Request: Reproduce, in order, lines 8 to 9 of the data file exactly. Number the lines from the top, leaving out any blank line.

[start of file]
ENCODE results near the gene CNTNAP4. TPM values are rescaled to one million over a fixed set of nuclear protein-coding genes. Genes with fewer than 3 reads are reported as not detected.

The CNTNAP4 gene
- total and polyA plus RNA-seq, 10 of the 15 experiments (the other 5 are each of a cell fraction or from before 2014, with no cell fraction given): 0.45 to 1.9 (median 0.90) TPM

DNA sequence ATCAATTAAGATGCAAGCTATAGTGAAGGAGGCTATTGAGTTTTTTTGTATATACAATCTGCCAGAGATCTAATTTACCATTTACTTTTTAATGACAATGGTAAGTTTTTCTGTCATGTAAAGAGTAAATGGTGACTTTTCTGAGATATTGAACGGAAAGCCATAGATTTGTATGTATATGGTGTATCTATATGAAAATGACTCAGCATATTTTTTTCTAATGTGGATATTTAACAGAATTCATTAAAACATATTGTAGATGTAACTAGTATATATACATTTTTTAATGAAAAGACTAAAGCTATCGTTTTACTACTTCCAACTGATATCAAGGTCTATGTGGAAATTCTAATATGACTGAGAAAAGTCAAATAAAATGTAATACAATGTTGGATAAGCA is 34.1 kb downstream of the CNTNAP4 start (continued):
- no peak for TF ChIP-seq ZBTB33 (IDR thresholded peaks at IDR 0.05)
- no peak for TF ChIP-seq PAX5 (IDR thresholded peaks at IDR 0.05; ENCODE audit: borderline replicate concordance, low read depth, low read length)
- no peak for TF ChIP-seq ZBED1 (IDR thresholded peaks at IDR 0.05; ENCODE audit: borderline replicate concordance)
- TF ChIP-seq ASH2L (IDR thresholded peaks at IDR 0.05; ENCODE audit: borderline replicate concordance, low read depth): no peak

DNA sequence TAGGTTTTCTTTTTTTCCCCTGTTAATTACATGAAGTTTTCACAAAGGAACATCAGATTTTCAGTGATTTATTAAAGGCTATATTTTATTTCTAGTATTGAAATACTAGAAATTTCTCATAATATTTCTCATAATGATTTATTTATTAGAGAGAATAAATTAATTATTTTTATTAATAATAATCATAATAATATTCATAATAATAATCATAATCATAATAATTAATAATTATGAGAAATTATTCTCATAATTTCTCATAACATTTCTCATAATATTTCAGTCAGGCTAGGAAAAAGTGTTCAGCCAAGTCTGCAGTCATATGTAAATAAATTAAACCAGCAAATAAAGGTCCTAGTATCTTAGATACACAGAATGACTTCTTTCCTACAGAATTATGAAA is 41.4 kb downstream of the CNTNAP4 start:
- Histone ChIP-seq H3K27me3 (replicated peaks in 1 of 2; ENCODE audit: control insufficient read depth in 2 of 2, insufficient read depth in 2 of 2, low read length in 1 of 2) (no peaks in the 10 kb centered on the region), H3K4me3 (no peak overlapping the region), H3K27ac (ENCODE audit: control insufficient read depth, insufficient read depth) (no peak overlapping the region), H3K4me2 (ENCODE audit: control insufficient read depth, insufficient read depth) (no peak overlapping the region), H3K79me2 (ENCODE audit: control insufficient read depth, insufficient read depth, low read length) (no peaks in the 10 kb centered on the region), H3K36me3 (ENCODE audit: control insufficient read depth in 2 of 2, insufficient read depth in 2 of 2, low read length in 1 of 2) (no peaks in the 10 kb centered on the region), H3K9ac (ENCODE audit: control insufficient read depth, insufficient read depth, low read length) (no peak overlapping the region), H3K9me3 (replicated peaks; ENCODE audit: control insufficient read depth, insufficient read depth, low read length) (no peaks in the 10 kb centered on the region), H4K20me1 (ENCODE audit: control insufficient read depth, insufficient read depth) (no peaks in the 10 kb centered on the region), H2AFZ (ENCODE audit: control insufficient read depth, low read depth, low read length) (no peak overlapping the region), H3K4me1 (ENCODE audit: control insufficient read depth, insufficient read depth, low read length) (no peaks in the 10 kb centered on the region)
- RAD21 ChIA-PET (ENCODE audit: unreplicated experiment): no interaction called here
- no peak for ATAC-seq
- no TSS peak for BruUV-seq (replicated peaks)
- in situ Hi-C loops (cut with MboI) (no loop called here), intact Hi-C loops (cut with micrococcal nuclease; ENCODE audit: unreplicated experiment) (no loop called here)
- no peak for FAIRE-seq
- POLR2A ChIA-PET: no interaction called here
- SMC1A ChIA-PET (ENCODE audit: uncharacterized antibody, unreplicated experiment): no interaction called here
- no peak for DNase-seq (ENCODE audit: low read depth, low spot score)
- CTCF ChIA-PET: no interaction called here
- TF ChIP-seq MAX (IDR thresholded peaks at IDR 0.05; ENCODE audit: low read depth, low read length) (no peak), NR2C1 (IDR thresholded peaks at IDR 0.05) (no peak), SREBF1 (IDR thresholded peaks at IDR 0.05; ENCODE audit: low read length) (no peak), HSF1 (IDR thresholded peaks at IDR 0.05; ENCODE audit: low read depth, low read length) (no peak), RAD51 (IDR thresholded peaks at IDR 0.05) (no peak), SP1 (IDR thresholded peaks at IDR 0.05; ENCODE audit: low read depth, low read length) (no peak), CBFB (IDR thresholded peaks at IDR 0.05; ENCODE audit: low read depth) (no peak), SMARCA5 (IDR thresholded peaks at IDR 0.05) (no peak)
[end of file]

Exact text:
- TF ChIP-seq ASH2L (IDR thresholded peaks at IDR 0.05; ENCODE audit: borderline replicate concordance, low read depth): no peak

DNA sequence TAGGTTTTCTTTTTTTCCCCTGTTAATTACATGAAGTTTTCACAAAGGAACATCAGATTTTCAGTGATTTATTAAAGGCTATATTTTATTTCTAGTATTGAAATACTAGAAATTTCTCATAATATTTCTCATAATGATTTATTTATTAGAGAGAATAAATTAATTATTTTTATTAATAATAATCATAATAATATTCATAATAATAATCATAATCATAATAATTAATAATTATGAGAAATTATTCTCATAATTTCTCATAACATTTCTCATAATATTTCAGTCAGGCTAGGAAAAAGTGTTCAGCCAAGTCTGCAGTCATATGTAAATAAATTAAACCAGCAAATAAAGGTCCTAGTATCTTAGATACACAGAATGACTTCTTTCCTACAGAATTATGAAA is 41.4 kb downstream of the CNTNAP4 start: